There are so many factors that contribute to how someone feels, what they feel, that just saying we understand how someone feels, it’s a long shot. In many cases, we may think we do but the best we can do is have sympathy. Meaning I know they are not feeling that great today, they are going through something hard in their lives or stressful, I can’t quite tell how they feel but I feel bad for that.
Preslie: Not being able to necessarily relate on a much more granular level but being sympathetic to their situation. You mentioned earlier that a big reason you wanted to start After5 was helping people feel empowered; that you don’t necessarily want to employ them because it gives them that agency. How does that change someone’s life in and out of the workplace, to have that level of autonomy and control over their career?
Florin: I think our lives are governed by mindset and I would say, in large part, by the stories that we tell in our heads about ourselves and the world. That tape that keeps playing in our heads defines what happens in our lives for the most part. We can’t control everything, but there is a lot we can. And not only control, I think it’s putting a weight, or allowing things to happen in your life. There are more opportunities oftentimes that we see. Changing a little bit of perspective, the mindset is essential to feel more empowered in any aspect of life. The way our professional lives evolved, they very much have a huge impact on our personal lives as well.
Preslie: What is something somebody could do today to feel more empowered, like they have more agency, more control?
Florin: I think this is practical. Seeing someone as a client and looking through the eyes of a business owner. I think that is a practical step. That starts everything else. At that point, we start making decisions that shape our future in a different way. That’s the single most important thing you can do - start looking at those relationships differently. Take ownership of them and influence them in a way that nurtures growth. Rather than thinking of what you want, what you get, think what do they want? Looking at your employer, what do they want, why did they hire me? They didn’t hire me because they like me, that is a part of it but it’s because you bring value to that business. You are selling the value you create. That goodwill, that equity you create with your talents and your skills, you sell it. What else do they want? How else can you create and deliver more value?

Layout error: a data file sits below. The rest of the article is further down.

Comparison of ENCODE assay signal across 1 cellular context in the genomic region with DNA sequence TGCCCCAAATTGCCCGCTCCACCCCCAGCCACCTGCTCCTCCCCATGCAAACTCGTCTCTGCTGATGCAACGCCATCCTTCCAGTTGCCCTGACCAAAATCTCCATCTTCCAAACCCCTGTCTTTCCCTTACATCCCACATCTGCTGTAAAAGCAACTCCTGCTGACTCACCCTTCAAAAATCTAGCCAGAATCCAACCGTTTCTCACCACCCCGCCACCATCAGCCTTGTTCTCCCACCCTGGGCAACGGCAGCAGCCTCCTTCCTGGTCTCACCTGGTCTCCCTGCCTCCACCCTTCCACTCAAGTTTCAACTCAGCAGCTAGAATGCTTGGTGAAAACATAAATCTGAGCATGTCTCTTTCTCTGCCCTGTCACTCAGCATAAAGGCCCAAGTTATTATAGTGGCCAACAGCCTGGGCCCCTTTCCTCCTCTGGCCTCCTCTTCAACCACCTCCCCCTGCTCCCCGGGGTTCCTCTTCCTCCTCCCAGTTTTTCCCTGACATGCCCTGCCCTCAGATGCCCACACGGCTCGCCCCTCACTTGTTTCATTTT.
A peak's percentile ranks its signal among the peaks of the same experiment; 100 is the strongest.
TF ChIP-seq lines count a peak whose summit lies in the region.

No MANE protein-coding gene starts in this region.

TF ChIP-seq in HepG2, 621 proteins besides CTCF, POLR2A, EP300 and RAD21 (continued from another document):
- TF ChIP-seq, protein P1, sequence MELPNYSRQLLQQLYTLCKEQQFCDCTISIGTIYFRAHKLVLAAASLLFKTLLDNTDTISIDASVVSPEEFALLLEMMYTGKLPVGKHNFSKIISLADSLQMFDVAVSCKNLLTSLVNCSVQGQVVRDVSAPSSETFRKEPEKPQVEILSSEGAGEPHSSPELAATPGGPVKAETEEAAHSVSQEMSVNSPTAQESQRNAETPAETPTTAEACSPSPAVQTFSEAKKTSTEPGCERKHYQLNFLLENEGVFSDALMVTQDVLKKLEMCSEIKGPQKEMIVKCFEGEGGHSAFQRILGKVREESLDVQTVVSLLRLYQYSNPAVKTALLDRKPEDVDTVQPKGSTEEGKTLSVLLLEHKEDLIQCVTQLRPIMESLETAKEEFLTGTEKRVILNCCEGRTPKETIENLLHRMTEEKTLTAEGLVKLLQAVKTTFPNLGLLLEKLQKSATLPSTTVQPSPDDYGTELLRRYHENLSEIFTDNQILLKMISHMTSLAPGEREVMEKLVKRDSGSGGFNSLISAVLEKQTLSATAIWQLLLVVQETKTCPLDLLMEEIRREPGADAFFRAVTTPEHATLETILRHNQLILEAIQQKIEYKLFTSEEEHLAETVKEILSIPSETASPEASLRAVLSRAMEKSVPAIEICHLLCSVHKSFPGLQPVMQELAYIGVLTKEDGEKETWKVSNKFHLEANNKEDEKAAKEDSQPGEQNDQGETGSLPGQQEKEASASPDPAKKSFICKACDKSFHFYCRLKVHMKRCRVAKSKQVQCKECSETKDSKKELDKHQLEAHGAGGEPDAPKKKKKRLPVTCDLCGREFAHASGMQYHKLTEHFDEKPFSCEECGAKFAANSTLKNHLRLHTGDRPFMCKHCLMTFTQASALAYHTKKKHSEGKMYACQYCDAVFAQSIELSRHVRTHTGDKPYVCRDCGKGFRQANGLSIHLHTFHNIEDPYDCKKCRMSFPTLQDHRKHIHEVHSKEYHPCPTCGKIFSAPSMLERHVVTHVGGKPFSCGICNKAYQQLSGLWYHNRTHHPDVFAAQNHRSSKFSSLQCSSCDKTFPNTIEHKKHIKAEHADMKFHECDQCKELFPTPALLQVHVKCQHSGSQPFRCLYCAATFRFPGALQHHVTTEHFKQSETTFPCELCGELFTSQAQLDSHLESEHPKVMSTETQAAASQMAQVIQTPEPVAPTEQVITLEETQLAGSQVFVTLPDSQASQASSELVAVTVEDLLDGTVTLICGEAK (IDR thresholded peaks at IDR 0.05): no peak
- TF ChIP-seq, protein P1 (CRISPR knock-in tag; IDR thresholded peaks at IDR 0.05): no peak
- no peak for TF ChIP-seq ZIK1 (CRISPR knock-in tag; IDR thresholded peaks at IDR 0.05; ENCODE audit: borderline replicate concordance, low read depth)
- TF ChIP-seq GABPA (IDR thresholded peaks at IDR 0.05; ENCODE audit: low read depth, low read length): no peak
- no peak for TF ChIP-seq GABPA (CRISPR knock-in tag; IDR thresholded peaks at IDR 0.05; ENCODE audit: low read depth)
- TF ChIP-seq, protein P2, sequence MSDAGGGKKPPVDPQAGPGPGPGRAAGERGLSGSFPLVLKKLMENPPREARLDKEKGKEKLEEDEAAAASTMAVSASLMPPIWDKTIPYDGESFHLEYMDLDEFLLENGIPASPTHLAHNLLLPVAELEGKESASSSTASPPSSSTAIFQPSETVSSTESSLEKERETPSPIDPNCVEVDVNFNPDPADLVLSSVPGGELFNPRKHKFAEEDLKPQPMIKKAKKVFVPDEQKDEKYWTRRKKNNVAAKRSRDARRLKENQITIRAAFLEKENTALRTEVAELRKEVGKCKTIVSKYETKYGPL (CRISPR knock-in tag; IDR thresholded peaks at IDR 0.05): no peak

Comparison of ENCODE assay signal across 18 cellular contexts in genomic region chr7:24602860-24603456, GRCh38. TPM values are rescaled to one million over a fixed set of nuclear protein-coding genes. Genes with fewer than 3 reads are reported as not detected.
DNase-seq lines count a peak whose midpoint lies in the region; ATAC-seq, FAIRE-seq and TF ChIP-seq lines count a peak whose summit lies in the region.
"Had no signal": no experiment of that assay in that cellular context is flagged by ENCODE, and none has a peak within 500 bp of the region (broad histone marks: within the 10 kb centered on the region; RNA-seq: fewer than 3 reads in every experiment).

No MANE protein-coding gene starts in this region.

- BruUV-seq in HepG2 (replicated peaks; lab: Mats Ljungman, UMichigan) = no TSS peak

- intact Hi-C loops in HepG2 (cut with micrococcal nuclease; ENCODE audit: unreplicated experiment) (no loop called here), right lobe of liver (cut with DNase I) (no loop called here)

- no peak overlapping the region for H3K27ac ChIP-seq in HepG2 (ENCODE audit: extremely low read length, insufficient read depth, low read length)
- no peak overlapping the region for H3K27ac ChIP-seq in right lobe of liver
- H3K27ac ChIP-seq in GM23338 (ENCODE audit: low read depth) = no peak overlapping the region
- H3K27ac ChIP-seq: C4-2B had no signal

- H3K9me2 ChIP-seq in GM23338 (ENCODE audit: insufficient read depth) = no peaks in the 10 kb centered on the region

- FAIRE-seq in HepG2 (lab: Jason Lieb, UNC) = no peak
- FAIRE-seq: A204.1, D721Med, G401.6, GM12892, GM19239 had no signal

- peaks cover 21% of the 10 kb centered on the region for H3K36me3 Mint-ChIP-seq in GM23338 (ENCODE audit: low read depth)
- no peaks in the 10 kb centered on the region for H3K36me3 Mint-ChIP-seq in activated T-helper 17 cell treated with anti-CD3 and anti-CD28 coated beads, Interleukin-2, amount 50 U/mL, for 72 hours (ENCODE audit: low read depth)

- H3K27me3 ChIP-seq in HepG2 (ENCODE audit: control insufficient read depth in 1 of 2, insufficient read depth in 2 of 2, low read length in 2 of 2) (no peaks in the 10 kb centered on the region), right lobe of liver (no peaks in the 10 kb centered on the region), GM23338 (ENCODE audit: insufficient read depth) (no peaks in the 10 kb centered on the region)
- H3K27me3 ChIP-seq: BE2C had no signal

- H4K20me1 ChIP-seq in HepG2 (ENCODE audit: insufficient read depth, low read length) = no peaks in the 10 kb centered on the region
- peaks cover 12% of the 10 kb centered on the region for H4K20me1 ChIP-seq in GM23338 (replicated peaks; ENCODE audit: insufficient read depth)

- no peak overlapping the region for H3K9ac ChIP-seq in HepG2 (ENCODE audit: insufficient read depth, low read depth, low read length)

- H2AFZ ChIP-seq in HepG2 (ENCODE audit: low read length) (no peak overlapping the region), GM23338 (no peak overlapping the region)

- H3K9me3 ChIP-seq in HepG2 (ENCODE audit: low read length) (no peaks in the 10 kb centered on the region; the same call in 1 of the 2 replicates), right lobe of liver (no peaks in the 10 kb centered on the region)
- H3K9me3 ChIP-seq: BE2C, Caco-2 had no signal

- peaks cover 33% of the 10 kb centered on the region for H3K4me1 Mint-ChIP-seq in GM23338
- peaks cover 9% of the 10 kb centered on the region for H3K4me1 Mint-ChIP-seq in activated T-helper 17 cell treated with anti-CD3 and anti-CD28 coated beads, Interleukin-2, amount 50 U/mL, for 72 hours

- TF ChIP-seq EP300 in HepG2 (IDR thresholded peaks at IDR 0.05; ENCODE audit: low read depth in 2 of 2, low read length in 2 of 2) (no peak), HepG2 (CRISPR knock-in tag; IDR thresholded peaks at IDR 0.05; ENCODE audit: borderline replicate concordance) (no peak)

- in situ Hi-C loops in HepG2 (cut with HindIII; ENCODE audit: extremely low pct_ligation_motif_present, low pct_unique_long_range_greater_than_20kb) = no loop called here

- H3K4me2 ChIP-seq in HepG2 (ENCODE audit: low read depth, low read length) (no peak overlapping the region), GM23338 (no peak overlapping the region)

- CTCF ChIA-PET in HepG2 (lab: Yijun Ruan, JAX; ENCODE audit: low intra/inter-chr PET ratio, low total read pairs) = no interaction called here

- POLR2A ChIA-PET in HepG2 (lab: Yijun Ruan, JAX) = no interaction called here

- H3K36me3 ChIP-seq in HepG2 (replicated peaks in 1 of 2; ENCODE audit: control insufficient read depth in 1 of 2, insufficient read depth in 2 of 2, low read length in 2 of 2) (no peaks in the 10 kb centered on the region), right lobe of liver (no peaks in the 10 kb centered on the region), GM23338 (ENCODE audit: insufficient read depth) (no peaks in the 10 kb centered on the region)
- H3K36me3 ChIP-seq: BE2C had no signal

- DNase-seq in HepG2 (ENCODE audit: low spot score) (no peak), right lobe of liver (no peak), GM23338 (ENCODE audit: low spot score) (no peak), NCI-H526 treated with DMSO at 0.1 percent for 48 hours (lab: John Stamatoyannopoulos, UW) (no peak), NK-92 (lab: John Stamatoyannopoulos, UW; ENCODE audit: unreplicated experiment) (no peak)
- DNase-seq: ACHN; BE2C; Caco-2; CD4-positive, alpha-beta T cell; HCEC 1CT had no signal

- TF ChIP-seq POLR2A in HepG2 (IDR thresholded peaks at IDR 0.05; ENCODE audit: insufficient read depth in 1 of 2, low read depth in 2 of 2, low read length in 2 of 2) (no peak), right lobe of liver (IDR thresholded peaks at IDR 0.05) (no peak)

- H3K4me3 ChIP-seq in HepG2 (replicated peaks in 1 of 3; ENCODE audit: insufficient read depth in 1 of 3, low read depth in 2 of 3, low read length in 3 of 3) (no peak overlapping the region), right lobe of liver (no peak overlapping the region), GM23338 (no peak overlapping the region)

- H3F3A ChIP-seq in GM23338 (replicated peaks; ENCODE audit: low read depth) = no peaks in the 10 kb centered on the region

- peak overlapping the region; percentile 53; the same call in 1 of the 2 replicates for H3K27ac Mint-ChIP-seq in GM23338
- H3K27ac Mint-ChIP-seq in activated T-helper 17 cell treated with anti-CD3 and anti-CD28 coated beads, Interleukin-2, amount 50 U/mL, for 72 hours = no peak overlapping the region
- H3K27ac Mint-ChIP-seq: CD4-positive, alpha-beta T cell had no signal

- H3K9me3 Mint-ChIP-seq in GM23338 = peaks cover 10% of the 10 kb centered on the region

And once you put that business owner cap on, go a step farther and add another client. Invest in growth, diversify. That is empowering to me. And employers, the ones that understand the value of people who are empowered, they will love that. Businesses that look at their employees or team members or organization as human assets are not in a position to be as successful as an organization that looks at the people that they work with as partners as equals, and cheers them up in their personal and life’s journey in their growth. And part of that growth is going through different phases and stages. And having people that move through those stages that have the courage and the passion - you want those people in your organization. The label you have, or whether you have a W2 or 1099 is irrelevant. What's relevant is the value that you exchange in that dynamic.
Preslie: And speaking of practical ways to feel empowered, what is your hope for this podcast?
Florin: I would hope that allows people to speak more on this subject. I want it to be a forum where people who have stories to tell on this topic would inspire and motivate others, or would allow them to say this is how they’ve done it. This is how they are looking at life or work or profession or passion or whatever they are doing. Or, the challenges, the fears they have, the lack of everything we have, because we lack so many things, and still we leverage our strengths. So how have they done it? So I hope this becomes a forum where they can share their experiences and others can be inspired by them.
Preslie: I think we’re off to a great start! Thanks for being here.
Hey there! Just a couple quick things before you go. First, thank you so much for listening to this entire episode and we really hope you enjoyed it. If you’re listening in iTunes, please take just a moment and leave a review, let us know what your takeaways were and what you’d like to see more of. And if you haven’t already, hit subscribe in your podcast app so you don’t miss any of our upcoming episodes. And until next time, thank you for listening and may you feel empowered today and every day to step into leadership and the life you’ve been dreaming of.